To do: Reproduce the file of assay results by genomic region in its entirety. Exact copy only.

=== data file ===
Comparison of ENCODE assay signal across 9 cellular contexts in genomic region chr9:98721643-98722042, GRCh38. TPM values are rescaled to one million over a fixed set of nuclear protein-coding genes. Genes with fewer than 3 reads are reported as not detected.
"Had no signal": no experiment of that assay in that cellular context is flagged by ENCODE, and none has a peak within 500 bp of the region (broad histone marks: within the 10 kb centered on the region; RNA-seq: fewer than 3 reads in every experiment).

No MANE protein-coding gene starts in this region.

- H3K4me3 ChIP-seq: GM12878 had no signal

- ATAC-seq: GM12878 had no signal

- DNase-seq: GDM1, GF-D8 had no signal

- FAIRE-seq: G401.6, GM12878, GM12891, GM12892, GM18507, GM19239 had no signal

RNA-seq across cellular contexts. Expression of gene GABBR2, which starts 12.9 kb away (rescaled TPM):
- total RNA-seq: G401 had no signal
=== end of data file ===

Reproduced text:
Comparison of ENCODE assay signal across 9 cellular contexts in genomic region chr9:98721643-98722042, GRCh38. TPM values are rescaled to one million over a fixed set of nuclear protein-coding genes. Genes with fewer than 3 reads are reported as not detected.
"Had no signal": no experiment of that assay in that cellular context is flagged by ENCODE, and none has a peak within 500 bp of the region (broad histone marks: within the 10 kb centered on the region; RNA-seq: fewer than 3 reads in every experiment).

No MANE protein-coding gene starts in this region.

- H3K4me3 ChIP-seq: GM12878 had no signal

- ATAC-seq: GM12878 had no signal

- DNase-seq: GDM1, GF-D8 had no signal

- FAIRE-seq: G401.6, GM12878, GM12891, GM12892, GM18507, GM19239 had no signal

RNA-seq across cellular contexts. Expression of gene GABBR2, which starts 12.9 kb away (rescaled TPM):
- total RNA-seq: G401 had no signal